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Thread: Ideals

  1. #1
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    Ideals

    I need some help on this problem as well:
    Let R and S be rings and let I be an ideal of R and J be an ideal of S.
    Prove that:
    (R x S)/(I x J) is isomorphic with (R/I) x (S/J).

    Thank you.
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  2. #2
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    Quote Originally Posted by DaisukeMatsuzaka View Post
    I need some help on this problem as well:
    Let R and S be rings and let I be an ideal of R and J be an ideal of S.
    Prove that:
    (R x S)/(I x J) is isomorphic with (R/I) x (S/J).

    Thank you.
    Did you consider the map,
    $\displaystyle \phi: (R\times S)/(I\times J)\to R/I \times S/J$
    Well defined as,
    $\displaystyle \phi((r,s)(I\times J))=rI\times sJ$
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  3. #3
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    Thanks for the response. I really don't know what the second half means. Could you elaborate?
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  4. #4
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    Quote Originally Posted by DaisukeMatsuzaka View Post
    Thanks for the response. I really don't know what the second half means. Could you elaborate?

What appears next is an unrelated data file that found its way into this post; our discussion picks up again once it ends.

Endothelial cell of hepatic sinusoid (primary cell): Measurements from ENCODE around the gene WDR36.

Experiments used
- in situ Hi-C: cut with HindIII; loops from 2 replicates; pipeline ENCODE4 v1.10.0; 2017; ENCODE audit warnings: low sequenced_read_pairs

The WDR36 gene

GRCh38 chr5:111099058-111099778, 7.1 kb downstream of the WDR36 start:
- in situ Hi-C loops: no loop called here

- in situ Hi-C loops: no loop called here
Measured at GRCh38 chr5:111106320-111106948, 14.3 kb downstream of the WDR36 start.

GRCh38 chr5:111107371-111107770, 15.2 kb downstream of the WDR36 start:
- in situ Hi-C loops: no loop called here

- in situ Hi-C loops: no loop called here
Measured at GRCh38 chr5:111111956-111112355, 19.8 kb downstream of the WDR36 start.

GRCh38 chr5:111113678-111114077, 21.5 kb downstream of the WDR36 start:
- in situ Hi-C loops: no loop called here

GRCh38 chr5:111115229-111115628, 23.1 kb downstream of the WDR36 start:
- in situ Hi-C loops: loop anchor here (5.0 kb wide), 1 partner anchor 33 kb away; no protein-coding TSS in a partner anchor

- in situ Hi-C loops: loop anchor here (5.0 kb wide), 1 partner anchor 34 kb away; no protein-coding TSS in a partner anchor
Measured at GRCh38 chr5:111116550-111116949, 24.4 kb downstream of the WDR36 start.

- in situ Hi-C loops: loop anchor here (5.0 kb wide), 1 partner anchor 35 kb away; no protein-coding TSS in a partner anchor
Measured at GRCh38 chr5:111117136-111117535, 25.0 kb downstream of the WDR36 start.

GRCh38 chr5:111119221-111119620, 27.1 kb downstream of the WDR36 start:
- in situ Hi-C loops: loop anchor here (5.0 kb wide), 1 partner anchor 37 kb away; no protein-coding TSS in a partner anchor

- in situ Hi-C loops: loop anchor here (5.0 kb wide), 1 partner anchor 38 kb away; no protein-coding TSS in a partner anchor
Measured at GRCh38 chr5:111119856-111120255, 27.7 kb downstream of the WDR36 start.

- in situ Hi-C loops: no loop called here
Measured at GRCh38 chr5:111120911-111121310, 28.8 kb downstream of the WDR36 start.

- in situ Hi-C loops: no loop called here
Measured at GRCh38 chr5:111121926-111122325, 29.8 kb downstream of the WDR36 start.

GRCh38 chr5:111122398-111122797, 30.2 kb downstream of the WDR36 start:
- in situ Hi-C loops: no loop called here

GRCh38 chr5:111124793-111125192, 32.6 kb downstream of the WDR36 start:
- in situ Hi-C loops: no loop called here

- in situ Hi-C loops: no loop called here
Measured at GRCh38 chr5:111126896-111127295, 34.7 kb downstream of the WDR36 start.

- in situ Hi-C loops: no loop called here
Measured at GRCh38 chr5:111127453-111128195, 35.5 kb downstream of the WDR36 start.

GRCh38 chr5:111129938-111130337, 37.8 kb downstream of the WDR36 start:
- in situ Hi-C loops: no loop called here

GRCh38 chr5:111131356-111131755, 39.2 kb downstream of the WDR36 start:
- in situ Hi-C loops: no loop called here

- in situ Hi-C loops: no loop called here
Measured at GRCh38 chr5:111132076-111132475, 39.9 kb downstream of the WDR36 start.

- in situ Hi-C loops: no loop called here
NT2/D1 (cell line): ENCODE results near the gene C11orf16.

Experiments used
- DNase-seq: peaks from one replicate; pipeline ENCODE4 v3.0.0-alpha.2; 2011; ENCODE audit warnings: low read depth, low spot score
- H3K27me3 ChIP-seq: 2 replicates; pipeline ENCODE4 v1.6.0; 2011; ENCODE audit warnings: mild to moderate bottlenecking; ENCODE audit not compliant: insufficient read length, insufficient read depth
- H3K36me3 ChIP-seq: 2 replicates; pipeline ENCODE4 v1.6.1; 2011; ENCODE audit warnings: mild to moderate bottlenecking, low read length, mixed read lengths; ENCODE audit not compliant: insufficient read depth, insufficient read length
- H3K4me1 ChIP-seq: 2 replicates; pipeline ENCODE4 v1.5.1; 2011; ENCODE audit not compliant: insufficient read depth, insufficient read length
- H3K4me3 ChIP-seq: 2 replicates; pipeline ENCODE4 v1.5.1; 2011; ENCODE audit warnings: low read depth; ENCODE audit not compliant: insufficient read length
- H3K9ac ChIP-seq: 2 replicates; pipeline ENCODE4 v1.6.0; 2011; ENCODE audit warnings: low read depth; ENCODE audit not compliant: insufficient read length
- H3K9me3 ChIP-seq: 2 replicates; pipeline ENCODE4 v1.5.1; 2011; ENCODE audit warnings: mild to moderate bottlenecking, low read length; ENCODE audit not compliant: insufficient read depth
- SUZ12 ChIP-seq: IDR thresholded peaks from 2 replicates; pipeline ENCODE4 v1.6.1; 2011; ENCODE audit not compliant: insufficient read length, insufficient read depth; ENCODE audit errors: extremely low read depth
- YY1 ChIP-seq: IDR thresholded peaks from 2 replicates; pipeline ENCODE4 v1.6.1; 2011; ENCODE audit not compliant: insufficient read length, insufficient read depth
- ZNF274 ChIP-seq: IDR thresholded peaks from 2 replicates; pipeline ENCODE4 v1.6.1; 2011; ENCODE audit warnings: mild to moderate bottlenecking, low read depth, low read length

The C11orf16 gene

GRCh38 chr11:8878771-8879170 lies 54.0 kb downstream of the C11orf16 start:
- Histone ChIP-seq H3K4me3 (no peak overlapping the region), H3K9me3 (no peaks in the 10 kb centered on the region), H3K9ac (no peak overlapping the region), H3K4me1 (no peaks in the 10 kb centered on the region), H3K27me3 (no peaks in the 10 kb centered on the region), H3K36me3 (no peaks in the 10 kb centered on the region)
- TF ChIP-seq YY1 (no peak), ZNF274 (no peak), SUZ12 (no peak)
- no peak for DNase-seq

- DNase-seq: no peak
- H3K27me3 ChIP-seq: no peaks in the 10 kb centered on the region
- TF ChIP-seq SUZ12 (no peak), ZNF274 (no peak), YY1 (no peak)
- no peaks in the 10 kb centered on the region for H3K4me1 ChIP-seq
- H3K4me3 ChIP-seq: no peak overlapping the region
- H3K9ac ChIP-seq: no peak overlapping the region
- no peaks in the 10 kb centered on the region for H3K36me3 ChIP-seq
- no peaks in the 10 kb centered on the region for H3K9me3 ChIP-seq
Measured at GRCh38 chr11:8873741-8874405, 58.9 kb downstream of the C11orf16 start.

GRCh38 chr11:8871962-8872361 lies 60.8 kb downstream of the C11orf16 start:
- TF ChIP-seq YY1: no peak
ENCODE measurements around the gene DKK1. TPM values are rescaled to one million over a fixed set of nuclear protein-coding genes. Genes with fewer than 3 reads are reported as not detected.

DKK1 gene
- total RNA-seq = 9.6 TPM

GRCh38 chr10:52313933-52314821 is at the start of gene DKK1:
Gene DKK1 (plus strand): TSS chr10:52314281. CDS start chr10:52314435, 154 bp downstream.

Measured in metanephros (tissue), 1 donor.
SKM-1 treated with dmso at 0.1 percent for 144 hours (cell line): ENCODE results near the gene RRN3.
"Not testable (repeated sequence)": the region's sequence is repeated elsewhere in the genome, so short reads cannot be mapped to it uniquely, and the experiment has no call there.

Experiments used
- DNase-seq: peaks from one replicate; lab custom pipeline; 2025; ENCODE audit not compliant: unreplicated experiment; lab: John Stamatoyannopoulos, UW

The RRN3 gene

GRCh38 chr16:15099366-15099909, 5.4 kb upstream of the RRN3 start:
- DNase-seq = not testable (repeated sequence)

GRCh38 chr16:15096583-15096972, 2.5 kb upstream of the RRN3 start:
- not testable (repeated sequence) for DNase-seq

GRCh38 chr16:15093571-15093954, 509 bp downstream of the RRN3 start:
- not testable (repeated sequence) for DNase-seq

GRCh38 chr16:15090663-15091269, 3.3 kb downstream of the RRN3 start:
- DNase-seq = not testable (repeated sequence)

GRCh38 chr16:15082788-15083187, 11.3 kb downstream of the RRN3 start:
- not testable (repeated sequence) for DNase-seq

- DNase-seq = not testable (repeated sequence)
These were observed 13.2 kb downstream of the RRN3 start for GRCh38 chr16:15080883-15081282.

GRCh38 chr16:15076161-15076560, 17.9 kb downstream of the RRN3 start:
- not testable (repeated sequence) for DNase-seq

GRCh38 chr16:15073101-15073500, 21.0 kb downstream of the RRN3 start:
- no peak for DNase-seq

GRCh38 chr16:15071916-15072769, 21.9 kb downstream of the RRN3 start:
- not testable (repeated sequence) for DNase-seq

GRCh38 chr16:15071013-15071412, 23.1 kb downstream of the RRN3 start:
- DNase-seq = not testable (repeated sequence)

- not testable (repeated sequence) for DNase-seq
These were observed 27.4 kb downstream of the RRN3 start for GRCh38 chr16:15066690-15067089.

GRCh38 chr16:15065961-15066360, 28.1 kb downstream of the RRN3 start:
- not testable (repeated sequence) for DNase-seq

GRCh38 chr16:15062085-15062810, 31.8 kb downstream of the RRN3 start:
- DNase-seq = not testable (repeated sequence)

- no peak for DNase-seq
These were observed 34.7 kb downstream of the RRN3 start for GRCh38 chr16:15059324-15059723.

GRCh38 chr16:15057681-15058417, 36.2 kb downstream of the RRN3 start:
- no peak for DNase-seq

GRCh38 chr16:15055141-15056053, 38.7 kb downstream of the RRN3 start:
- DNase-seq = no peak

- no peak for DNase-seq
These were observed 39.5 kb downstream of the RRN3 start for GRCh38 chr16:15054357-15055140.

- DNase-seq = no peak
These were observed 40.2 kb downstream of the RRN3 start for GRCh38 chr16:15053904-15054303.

Yes.

    How do we know that this map is well-defined?
    Independent from the choices we can choose for $\displaystyle r,s$?

    Well, let us assume there are two ways to expess an element in $\displaystyle (R\times S)/(I\times J)$
    $\displaystyle (r_1,s_1)(I\times J)$ and $\displaystyle (r_2,s_2)(I\times J)$
    Then the function maps them into,
    $\displaystyle r_1I\times s_1J$, $\displaystyle r_2I\times s_2J$ respectively.
    But,
    $\displaystyle r_1I=r_2I$ and $\displaystyle s_1J=s_2J$ because the conditon we had said that,
    $\displaystyle (r_1,s_1)(I\times J)=(r_2,s_2)(I\times J)$
    Thus, the map is well-defined.

    The function is a group homomorphism,
    $\displaystyle \phi((r_1,s_1)(I\times J)\cdot (r_2,s_2)(I\times J))$=$\displaystyle \phi((r_1r_2,s_1s_2)(I\times J))=r_1r_2I\times s_1s_2J=(r_1I\times s_1J)(r_2I\times s_2J)$$\displaystyle =\phi((r_1,s_1)(I\times J))\cdot \phi((r_2,s_2)(I\times J))$

    The function is one-to-one,
    $\displaystyle \phi((r_1,s_1)(I\times J))=\phi((r_2,s_2)(I\times J))$
    $\displaystyle r_1I\times s_1J=r_2I\times s_2J$
    Thus,
    $\displaystyle r_1,r_2$ are both in same coset of $\displaystyle I$ and,
    $\displaystyle s_1,s_2$ are both in same coset of $\displaystyle J$.

    The function is onto,
    That result is trivial.
    Any, $\displaystyle rI\times sJ$ can be obtained from mapping the element,
    $\displaystyle (r,s)(I\times J)$
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